Presented in part at the 2010 American Society for Radiation Oncology (ASTRO) Annual Meeting, San Diego, California, November 2, 2010, and at the 2011 Genitourinary Cancers Symposium, Orlando, Florida, February 19, 2011.
Outcomes in stage I testicular seminoma: A population-based study of 9193 patients
Article first published online: 30 APR 2013
© 2013 American Cancer Society
Volume 119, Issue 15, pages 2771–2777, 1 August 2013
How to Cite
Beard, C. J., Travis, L. B., Chen, M.-H., Arvold, N. D., Nguyen, P. L., Martin, N. E., Kuban, D. A., Ng, A. K. and Hoffman, K. E. (2013), Outcomes in stage I testicular seminoma: A population-based study of 9193 patients. Cancer, 119: 2771–2777. doi: 10.1002/cncr.28086
- Issue published online: 18 JUL 2013
- Article first published online: 30 APR 2013
- Manuscript Accepted: 25 FEB 2013
- Manuscript Revised: 21 FEB 2013
- Manuscript Received: 10 JAN 2013
- testicular cancer;
- second malignant neoplasm;
- cardiovascular disease;
- all-cause mortality
Few studies have quantified temporal patterns of cause-specific mortality in contemporary cohorts of men with early-stage seminoma. Given that several management strategies can be applied in these patients, each resulting in excellent long-term survival, it is important to evaluate associated long-term sequelae. In particular, data describing long-term risks of cardiovascular disease (CVD) are conflicting.
We identified 9193 men diagnosed with stage I seminoma (ages 15-70 years) in the population-based SEER registries (1973-2001). We calculated survival estimates, standardized mortality ratios (SMRs), and adjusted hazard rates (AHRs).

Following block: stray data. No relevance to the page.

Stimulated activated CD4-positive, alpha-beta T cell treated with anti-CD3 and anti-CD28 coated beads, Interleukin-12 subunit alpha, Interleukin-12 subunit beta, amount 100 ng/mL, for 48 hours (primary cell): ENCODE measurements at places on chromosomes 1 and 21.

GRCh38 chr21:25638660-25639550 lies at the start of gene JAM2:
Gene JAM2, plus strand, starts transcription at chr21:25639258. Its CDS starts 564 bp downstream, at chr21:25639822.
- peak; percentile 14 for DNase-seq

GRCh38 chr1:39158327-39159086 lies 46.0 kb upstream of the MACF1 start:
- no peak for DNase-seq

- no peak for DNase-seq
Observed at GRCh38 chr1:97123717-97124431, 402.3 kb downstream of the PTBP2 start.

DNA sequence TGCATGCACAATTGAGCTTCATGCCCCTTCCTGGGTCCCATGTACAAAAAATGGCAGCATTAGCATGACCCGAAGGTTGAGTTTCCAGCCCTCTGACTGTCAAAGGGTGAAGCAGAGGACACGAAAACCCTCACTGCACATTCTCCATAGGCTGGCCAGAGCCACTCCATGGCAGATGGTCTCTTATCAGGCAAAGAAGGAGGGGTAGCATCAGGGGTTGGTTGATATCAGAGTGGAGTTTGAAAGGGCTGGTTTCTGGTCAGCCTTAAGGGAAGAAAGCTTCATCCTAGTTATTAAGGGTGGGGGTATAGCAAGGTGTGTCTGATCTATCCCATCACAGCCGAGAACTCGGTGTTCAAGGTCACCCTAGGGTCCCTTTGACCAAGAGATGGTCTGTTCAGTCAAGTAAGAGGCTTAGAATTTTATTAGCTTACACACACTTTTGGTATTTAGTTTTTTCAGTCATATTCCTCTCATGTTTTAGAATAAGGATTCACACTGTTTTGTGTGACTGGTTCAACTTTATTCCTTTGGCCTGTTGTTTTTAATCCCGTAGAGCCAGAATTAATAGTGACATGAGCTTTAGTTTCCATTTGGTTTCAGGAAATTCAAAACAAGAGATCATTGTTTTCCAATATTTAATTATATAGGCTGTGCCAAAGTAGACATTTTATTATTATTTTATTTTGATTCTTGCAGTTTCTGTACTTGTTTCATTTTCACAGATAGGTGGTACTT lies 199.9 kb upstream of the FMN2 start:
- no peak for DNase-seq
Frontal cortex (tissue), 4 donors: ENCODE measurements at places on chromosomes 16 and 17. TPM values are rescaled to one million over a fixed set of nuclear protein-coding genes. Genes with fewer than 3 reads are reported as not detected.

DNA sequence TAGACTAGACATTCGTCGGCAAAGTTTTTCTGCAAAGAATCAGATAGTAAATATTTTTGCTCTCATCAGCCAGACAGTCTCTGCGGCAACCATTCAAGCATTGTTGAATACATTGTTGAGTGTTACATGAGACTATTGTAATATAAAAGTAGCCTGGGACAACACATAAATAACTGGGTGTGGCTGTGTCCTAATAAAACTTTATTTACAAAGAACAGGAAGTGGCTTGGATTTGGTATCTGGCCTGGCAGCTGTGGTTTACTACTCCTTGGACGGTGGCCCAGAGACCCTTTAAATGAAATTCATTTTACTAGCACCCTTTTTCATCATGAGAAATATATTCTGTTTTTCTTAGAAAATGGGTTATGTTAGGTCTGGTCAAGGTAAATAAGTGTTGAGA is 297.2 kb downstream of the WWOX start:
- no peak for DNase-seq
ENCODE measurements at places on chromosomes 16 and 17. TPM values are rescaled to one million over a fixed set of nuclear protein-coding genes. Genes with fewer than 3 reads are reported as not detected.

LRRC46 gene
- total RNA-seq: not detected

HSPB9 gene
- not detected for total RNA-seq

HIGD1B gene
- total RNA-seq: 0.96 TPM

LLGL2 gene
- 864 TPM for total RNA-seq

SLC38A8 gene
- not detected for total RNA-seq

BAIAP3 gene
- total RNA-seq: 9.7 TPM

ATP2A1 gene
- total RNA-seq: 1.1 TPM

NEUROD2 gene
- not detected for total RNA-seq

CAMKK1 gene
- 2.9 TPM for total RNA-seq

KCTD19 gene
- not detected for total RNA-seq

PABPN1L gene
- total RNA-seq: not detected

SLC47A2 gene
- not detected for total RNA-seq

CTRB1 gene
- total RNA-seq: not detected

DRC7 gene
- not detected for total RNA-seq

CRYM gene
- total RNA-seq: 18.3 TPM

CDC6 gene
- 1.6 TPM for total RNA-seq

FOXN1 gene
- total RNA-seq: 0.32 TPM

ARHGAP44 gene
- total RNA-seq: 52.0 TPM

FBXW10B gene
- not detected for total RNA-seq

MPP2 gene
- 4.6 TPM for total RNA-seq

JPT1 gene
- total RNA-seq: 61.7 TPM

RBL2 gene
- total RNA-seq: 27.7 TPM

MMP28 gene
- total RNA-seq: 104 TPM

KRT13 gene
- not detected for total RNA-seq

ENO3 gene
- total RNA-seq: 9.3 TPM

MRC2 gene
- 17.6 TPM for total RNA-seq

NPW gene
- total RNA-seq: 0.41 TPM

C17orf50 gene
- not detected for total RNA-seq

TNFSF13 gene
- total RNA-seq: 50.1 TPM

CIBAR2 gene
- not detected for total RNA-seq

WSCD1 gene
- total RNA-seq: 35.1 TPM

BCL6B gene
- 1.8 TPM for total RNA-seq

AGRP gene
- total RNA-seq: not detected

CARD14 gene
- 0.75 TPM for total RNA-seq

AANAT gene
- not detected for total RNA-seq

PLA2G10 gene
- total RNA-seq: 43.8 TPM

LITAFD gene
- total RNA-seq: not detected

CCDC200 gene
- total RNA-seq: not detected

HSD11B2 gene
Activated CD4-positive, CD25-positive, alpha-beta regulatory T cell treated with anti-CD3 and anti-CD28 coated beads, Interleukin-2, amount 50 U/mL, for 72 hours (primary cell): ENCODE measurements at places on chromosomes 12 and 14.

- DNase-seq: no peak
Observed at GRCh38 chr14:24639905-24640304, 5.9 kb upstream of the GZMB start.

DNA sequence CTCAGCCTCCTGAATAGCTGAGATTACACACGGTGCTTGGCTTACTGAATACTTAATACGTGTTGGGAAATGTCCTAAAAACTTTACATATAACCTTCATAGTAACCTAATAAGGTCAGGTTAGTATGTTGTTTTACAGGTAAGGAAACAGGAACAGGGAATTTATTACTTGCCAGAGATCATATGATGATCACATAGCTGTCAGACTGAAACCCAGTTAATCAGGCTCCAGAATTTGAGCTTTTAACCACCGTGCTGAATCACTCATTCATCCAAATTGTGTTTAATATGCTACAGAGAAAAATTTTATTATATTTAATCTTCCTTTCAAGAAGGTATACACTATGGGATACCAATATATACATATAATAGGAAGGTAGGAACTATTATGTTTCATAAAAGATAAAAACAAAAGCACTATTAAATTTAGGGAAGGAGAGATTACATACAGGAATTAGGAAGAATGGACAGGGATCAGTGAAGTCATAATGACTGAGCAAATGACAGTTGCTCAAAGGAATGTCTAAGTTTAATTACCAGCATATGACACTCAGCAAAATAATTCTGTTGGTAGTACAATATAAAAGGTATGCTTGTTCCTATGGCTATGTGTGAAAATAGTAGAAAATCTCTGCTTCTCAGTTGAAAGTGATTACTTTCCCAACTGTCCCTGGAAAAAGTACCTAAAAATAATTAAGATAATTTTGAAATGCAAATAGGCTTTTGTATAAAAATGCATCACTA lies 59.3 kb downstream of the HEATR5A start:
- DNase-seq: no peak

During 121,037 person-years of follow-up (median, 12.3 years), 915 deaths (SMR, 1.23; 95% CI, 1.16-1.32) were reported, with significant excesses for suicide (n = 39; SMR, 1.45; 95% CI, 1.06-1.98), infection (n = 58; SMR, 2.32; 95% CI, 1.80-3.00), and second malignant neoplasms (SMNs; n = 291; SMR, 1.81; 95% CI, 1.61-2.03), but not CVD (n = 201; SMR, 0.91; 95% CI, 0.80-1.05). After radiotherapy (78% patients), CVD deaths were not increased (n = 158; SMR, 0.89; 95% CI, 0.76-1.04), in contrast to SMN deaths (n = 246; SMR, 1.89; 95% CI, 1.67-2.14). SMN mortality was higher among patients administered radiotherapy than among those not given radiotherapy (AHR, 1.36; 95% CI, 0.99-1.88; P = .059), with a cumulative 15-year risk of 2.64% (95% CI, 2.19-3.16). Suicide, although rare, accounted for 1 in 230 deaths.
Modern radiotherapy as applied in this large population-based study is not associated with excess CVD mortality. Although increased all-cause mortality exists, cumulative SMN risk is considerably smaller than reported in historical series, but additional follow-up will be required to characterize long-term trends. The increased risk of suicide, previously unreported in men with stage I seminoma, requires confirmation. Cancer 2013;119:2771–2777. © 2013 American Cancer Society.